Psalm 148:12-13 (NIV)School’s out for summer. Jack is officially done with second grade, which means he has one more year left in his elementary building. Max finished preschool a few weeks ago. All of next week is free, then the older boys have a week of Vacation Bible School. After that is six weeks of Summer Wonders, which is a program of Jack’s school district where he gets to take three fun classes Monday through Thursday mornings — it’s probably his favorite six weeks of the year.
Young men and women,
old men and children.
Let them praise the name of the Lord,
for his name alone is exalted;
his splendor is above the earth and the heavens.
And though it barely got to 60 degrees today, it’s also time for us to start hitting up the village pool two or three nights a week. We’ll be using the charcoal grill far more often than the oven. The kids will be forced outside every day it isn’t raining, which means it’s time for me to hope our plants survive Max and hope our stain remover can handle another year of heavy-duty laundry.
Unlike last year, we now have three boys who can walk and express strong opinions about where they want to go and what they want to do. Charlie’s not toilet trained or fully weaned, but he certainly seems a lot more portable at the start of June 2011. There’s a big difference between being 4 months and 16 months old. It’s an obvious statement, but it’s still remarkable how different life feels now compared to then.
The first year we were married, when Kristie’s first year of teaching ended and yet I still had to keep working 50 hours a week, I realized there’s no such thing as summer vacation for most of the working world. But as Jack got older, my stance evolved. Especially over the last two years as I became responsible for picking out his clothes, making his lunch and getting him on the bus each day, I started to realize the way my routine gets a welcome break when school is not in session.
Of course, I’m not the one who stays home with three rambunctious boys. And when we don’t have five school nights each week, Kristie and I aren’t the best at sticking to regular bedtime routines, which probably is not the best strategy. Hopefully we’ll learn from years past and commit to common sense solutions for a smoother summer — always having lots of food on hand for our picky eaters, insisting on regular baths and tooth brushing, not relying on the television to provide entertainment, actually sticking with the library’s summer reading program.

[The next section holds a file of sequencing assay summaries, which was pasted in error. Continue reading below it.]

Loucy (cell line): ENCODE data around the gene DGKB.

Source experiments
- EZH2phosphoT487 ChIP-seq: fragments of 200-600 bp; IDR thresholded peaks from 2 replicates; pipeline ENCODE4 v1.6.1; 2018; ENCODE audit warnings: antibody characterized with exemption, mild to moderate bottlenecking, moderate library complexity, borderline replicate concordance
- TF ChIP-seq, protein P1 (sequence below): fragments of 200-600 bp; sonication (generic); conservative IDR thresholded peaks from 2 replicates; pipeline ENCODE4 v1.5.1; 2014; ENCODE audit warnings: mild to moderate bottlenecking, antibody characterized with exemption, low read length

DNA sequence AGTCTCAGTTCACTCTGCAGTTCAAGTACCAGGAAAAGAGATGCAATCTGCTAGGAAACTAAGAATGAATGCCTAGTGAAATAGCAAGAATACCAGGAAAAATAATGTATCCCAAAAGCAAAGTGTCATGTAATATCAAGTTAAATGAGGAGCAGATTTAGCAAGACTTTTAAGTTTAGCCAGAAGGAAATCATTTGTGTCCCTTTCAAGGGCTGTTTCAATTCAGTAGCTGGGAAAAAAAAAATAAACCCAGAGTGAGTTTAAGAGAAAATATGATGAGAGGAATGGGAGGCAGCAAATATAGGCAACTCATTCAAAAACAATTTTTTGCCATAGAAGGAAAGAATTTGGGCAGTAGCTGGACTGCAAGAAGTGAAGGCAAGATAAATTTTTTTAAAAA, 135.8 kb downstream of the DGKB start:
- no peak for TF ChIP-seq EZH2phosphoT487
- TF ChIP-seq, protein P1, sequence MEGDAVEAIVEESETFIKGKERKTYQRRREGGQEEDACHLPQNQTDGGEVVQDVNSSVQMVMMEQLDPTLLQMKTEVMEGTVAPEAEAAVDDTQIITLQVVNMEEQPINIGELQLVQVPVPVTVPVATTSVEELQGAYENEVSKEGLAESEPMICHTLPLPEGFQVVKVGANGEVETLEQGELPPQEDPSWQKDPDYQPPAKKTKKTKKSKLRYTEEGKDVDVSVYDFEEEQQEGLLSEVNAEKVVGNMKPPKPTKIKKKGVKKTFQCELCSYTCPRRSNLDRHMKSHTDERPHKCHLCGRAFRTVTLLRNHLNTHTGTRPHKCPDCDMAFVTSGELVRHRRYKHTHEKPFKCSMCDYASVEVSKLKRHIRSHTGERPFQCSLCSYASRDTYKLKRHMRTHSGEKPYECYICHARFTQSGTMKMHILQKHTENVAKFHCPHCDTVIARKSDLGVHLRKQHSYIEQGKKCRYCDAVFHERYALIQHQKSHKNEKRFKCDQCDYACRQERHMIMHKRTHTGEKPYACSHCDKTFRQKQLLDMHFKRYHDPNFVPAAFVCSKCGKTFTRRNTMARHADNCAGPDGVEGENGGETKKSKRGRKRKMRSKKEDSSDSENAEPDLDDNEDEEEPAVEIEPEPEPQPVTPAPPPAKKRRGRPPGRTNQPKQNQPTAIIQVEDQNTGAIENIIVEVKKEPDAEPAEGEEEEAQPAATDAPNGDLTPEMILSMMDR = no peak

Part of the solution is simple attitude. If I look at summer as a burden, it will become one far more quickly than if I consider it an opportunity. If I remember how much fun it is to ignore the chores and play baseball in the yard for an hour, well, I guess I’ll stay up late washing dishes or folding laundry that night. But if it makes the kids happy and helps get them to bed with a smile on their face, then clearly it was worth the effort.
All that said, I’m still not the one tasked with riding herd over our little blessings eight or nine hours a day all summer long. I give Kristie all the credit in the world for her ability to be a full-time mom. Sure, she gets pushed to the breaking point every so often — we all do. But not only does she know how to handle those situations (way better than I do), she also does a better job of preventing them in the first place, as well as recovering from the one or two that are simply unavoidable. She gives second, third and fourth chances to activities I’m not bold enough to try once. She wakes up each morning with a legitimate clean slate. I doubt the kids fully appreciate how patient their mother truly is; hopefully one day they will.
I am going to try very hard this summer to improve my perspective. We talk often about how we feel the whole family is at the perfect spot — the enigmatic grade-schooler, the precocious preschooler, the ascendant toddler. We’re in our early 30s, in great health and remarkable stamina considering how little sleep the children allow. If we could freeze in this phase like an animated sitcom family that never ages, well, that offer might be too appealing to reject.
So if we really are in the midst of a great time in our family life, I may as well dive in headfirst. Clearly I realize we can’t stay here forever (nor would I truly want to), but I do have the power to give myself fully to the family so when we’re far removed form the summer of 2012, we are able to look back on it as fondly as we do standing at its inception. I plan to own up to how much of this rests on my ability to approach it with the proper attitude, and I know I have to rely on God to help be do so.
School’s out, summer’s on. Time to make the most of it.
A prayer for June 1:
Lord, I thank you for another year of school. For the teachers and staff who work so closely with our children, for the bus drivers who get them to and from school safely, for the other students who interact with our kids, and who have their own families and concerns. I thank you also for the gift of summer, the chance to spend extra time with the family and to more deeply enjoy the world outside. Please help us adjust our routines and adhere to the new, and keep us safe and refreshed for when August rolls around. Amen.